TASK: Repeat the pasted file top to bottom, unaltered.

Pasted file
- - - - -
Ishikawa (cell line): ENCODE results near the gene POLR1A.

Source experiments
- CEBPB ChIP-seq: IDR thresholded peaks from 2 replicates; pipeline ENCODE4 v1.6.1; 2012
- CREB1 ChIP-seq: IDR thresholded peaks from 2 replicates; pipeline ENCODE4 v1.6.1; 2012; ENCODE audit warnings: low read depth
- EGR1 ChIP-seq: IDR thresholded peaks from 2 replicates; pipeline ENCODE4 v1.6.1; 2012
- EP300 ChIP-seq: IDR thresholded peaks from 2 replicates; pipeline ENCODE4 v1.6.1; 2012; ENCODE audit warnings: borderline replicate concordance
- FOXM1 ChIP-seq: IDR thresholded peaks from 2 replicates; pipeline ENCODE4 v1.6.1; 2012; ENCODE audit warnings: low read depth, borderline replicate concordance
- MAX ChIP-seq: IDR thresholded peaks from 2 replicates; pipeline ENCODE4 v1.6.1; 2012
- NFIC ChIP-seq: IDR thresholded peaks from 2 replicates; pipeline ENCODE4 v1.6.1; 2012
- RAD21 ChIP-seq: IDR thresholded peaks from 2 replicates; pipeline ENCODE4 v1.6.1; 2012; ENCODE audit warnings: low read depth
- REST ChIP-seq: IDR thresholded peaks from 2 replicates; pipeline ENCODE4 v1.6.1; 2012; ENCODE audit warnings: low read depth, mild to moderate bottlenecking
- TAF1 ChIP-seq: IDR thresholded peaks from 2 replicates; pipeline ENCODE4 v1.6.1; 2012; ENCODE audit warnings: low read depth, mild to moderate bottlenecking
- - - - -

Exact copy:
Ishikawa (cell line): ENCODE results near the gene POLR1A.

Source experiments
- CEBPB ChIP-seq: IDR thresholded peaks from 2 replicates; pipeline ENCODE4 v1.6.1; 2012
- CREB1 ChIP-seq: IDR thresholded peaks from 2 replicates; pipeline ENCODE4 v1.6.1; 2012; ENCODE audit warnings: low read depth
- EGR1 ChIP-seq: IDR thresholded peaks from 2 replicates; pipeline ENCODE4 v1.6.1; 2012
- EP300 ChIP-seq: IDR thresholded peaks from 2 replicates; pipeline ENCODE4 v1.6.1; 2012; ENCODE audit warnings: borderline replicate concordance
- FOXM1 ChIP-seq: IDR thresholded peaks from 2 replicates; pipeline ENCODE4 v1.6.1; 2012; ENCODE audit warnings: low read depth, borderline replicate concordance
- MAX ChIP-seq: IDR thresholded peaks from 2 replicates; pipeline ENCODE4 v1.6.1; 2012
- NFIC ChIP-seq: IDR thresholded peaks from 2 replicates; pipeline ENCODE4 v1.6.1; 2012
- RAD21 ChIP-seq: IDR thresholded peaks from 2 replicates; pipeline ENCODE4 v1.6.1; 2012; ENCODE audit warnings: low read depth
- REST ChIP-seq: IDR thresholded peaks from 2 replicates; pipeline ENCODE4 v1.6.1; 2012; ENCODE audit warnings: low read depth, mild to moderate bottlenecking
- TAF1 ChIP-seq: IDR thresholded peaks from 2 replicates; pipeline ENCODE4 v1.6.1; 2012; ENCODE audit warnings: low read depth, mild to moderate bottlenecking